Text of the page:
The Nitty Gritty

But more than all of those I am an entertainer. I carry around a ukulele with me for the same reason a gangster carries a gun; better to have it and not need it than need it and not have it. Stage or sidewalk, Your Pal Pete shows are just where they happen.
Currently, I'm working on a musical, RagnaPOP(or she's got the bomb), set to premiere at this year's Capital Fringe Festival. I'm also working on music, comedy, and musical comedy; for kids and/or adults.
The fruit of these projects will be available on this site, so check back regularly!

Wednesday, October 17, 2007

Madonna-Indie Rocker?:How The Music Industry Screwed Itself

It was big news (to me)that Madonna recently dropped her record company in favor of a promotion company following similar moves by Nine Inch Nails and Oasis. I admit that all three have past their commercial peak long ago, but Radiohead still has a sizable loyal following and has gone around their record company to offer their record online for a price of the downloaders choosing. It's a interesting experiment, and it's likely to have one result: they'll make more money doing it like this than if they released it through their record company. In fact, if someone pays more than $1.50 for it, Radiohead makes more than if you paid full price at your local retailer. Maybe.

I realize that calling Madonna an indie rocker is similar to calling George Lucas an indie filmmaker; true in definition, if not in spirit.

In a system first developed to take advantage of musicians eager for stardom at the dawn of the rock and roll era, artists are responsible for paying back all costs involved with the recording and promotion of an album to their record company before they make a cent, everything down to the gold records. Some of the most biggest artists make make all their money from touring and merchandise, those expensive videos take their toll.

With all of the old school major labels getting stuck together into unwieldy monsters, highlighting to problems that occur when art meets the bottom line. Old school majors certainly had their problems, but it was more a game of blackjack; you win some, you lose some, but overall hopefully you'll come out ahead. Now it's more like playing slots; they throw money that they made from the last flash-in-the-pan to find the next one. Even if -as an artist- you get some glimmer of success, the slightest downturn in your popularity will leave you persona non grata at your label, and damaged goods to any other label.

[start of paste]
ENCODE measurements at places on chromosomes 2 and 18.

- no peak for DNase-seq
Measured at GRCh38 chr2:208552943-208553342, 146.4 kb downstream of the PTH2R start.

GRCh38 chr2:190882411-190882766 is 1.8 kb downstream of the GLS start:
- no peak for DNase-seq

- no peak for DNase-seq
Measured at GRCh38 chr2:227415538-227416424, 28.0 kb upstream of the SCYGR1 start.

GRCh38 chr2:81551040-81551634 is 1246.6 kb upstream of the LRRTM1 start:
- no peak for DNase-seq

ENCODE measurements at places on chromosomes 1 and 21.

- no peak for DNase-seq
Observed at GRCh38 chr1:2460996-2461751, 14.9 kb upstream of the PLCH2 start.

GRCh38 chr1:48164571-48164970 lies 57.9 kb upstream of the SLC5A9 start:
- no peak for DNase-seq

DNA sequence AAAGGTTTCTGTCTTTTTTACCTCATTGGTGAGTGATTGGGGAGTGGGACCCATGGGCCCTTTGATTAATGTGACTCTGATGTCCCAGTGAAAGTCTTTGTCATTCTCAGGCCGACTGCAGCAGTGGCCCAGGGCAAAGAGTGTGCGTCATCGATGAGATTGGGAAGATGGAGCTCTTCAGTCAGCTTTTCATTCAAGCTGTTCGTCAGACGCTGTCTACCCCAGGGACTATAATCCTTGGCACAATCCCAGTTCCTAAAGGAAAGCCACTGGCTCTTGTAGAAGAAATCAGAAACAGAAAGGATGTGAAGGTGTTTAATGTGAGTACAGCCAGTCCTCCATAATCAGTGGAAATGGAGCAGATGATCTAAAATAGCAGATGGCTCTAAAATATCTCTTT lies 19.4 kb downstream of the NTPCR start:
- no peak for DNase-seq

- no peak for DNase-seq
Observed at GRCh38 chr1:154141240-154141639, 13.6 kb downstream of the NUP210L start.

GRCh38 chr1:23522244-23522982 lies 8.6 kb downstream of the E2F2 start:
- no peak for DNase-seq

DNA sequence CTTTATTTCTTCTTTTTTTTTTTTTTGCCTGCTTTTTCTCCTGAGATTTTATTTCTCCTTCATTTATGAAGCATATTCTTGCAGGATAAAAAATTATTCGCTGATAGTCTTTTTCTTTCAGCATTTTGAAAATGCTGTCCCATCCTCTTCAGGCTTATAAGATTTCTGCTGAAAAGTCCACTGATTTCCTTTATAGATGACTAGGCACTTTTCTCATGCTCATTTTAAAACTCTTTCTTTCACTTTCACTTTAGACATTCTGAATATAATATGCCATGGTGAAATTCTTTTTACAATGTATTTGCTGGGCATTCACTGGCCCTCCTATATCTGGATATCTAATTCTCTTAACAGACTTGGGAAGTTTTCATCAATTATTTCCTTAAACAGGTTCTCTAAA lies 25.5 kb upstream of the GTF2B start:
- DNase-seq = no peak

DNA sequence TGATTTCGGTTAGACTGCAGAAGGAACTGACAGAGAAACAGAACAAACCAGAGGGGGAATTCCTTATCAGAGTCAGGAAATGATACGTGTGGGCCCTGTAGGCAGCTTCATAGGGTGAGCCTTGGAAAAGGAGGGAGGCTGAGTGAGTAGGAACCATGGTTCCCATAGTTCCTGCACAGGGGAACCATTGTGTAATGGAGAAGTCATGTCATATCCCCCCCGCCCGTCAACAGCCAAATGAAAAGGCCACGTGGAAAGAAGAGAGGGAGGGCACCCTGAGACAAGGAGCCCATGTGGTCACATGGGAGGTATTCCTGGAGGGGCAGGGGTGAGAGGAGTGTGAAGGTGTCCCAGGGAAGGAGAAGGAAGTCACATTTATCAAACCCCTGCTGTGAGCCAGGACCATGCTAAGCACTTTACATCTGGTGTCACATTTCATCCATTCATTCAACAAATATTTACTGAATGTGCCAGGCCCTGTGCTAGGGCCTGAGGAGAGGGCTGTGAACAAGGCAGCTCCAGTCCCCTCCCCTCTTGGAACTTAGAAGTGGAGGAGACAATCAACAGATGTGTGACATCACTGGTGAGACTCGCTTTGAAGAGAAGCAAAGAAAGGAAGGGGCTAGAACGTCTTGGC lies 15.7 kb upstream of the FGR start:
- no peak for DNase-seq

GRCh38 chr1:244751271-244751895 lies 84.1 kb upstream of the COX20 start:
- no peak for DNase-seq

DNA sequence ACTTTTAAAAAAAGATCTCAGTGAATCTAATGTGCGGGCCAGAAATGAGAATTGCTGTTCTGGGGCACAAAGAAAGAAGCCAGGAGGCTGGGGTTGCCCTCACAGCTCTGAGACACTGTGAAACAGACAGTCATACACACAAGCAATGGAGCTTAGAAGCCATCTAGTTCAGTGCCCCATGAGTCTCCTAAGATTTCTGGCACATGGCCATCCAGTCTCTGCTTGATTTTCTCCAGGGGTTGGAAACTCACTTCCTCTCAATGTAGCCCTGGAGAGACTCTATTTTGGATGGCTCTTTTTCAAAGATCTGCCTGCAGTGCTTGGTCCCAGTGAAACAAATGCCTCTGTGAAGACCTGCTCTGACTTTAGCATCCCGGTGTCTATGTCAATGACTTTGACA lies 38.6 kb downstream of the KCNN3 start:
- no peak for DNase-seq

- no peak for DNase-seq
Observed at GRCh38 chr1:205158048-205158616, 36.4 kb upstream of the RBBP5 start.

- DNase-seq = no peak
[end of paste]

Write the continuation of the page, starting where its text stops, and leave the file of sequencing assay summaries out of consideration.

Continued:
It's telling that major labels are requiring new artists to give them a piece of their touring and merchandise money too.
Then came the internet and downloading;it takes away one of the biggest advantages being on a major label, distribution. Downloading democratizes distribution so that even someone who records music in his bedroom (me, for example) can use the same channels as the biggest multi-national conglomerate to get their music out into the world.

What else could the majors offer, promotion? Tons of indie artists, like Arcade Fire, The Shins or The New Pornographers make appearances on TV shows that used to be the domain of major label artists.

Someone once said, "The future belongs to those who see it coming" and clearly the major labels didn't. They tried to stop an unstoppable technology;regardless of what ever copy protection they use, someone could just plug their CD player in to the audio jack of their computer to create mp3s. It's what I refer to as "the Pandora effect": when something as revolutionary as downloading pops out of the box, it does no use trying to fight it directly, you adjust or die.

I remember something that was printed on a lot of records and tapes in the Eighties, "Home Taping is killing music" that wasn't true then, and the whining about downloading killing it is wrong too. Music can't die but poorly run companies drunk on their own ego can.

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